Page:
Ever since December, I’ve been reading a lot of research about the genetics of human skin color variation. To date, many genes have been identified in the skin pigmentation biochemical pathway. This suggests that the evolution of human skin color is multifaceted. Some of the genes you may have heard of before are ASIP, MC1R (more info), SLC24A5, TYR, KITL, HERC2, and the OCA gene family. To add a layer of complexity, many different alleles of each gene exist and ultimately affect the functionality of the gene product in the pigmentation pathway. Projects like the HapMap initiative have identified that certain populations have unique distributions and frequencies of skin color alleles.
A new research paper shared by Razib and published in the open access PLoS Genetics journal reports on new human skin color alleles not identified before. The paper is titled, “A Genome-Wide Association Study Identifies Novel Alleles Associated with Hair Color and Skin Pigmentation.” The authors of this paper scanned the genomes of over 10,000 people of European ancestry to find alleles associated with hair and skin color, using the Illumina HumanHap300 array. They were able to identify IRF4 and SLC24A4 as two loci highly associated with hair and skin color.
Within IRF4 and SLC24A4, two SNPs had the most statistically significant associations to pigmentation:
- The rs12896399 SNP is 15.5 kb upstream of the SLC24A4 gene, and was highly associated with light color. Almost 99% of Africans do not carry this allele, whereas there’s a 60:40 distribution among Europeans.
- The rs12203592 SNP is found in intron 4 of the IRF4 gene. It was strongly associated with pigmentation. This SNP is associated with a black to blonde or red change in pigmentation of hair. I want to point out that this SNP seems to be found exclusively in 17% of people with European ancestry — or at least that’s what two different tests have shown.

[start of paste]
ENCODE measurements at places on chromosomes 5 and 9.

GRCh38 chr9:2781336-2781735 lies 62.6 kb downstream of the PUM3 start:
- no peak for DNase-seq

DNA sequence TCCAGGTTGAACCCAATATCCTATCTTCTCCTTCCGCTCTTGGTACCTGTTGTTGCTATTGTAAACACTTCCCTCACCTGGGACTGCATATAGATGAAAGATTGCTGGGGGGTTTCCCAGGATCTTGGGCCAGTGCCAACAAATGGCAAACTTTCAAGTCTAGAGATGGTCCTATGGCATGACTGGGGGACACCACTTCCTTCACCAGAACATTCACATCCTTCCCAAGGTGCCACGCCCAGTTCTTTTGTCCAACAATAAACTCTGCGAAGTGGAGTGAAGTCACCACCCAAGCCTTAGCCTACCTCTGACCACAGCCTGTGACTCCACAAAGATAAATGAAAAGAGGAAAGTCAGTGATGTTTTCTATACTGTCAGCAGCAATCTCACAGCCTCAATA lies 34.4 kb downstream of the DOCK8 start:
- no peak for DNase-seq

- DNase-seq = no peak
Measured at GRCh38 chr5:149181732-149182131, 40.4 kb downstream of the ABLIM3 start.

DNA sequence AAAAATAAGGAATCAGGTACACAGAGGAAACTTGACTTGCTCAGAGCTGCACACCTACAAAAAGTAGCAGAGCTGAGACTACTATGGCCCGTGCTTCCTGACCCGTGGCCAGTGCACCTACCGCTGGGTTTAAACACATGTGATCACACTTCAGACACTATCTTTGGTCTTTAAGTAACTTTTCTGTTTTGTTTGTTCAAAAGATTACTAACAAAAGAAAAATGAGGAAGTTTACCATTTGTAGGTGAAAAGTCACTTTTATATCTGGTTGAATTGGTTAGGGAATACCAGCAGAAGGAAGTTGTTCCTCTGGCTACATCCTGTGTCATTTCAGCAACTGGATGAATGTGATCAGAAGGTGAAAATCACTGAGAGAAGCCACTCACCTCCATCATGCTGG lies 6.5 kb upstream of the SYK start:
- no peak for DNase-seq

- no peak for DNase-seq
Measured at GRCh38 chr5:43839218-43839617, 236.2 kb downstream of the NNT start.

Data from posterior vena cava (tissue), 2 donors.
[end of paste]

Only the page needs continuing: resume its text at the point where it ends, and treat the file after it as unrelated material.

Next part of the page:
The authors were also able to identify three chromosomal regions adjacent to the previously known pigmentation genes: MC1R, OCA2, and MATP. Further work needs to be done to figure out what IRF and SLC24A4 do in the pigmentation pathway. We already know that SLC24A4 is very similar to SLC24A5 in sequence and is most likely a calcium and sodium antiporter protein. According to the authors, the gene product of IRF4 falls under a member of the interferon regulatory factor family of transcription factors that regulate genes in response to interferons (immune proteins) and other cytokines (signaling proteins). This factoid makes me wonder if IRF4 also regulates the transcription of many known pigmentation genes and also how integrated are immune response and skin coloration (hint: tuberculosis and light skin)?
- Han, J., Kraft, P., Nan, H., Guo, Q., Chen, C., Qureshi, A., Hankinson, S.E., Hu, F.B., Duffy, D.L., Zhao, Z.Z., Martin, N.G., Montgomery, G.W., Hayward, N.K., Thomas, G., Hoover, R.N., Chanock, S., Hunter, D.J., Abecasis, G. (2008). A Genome-Wide Association Study Identifies Novel Alleles Associated with Hair Color and Skin Pigmentation. PLoS Genetics, 4(5), e1000074. DOI: 10.1371/journal.pgen.1000074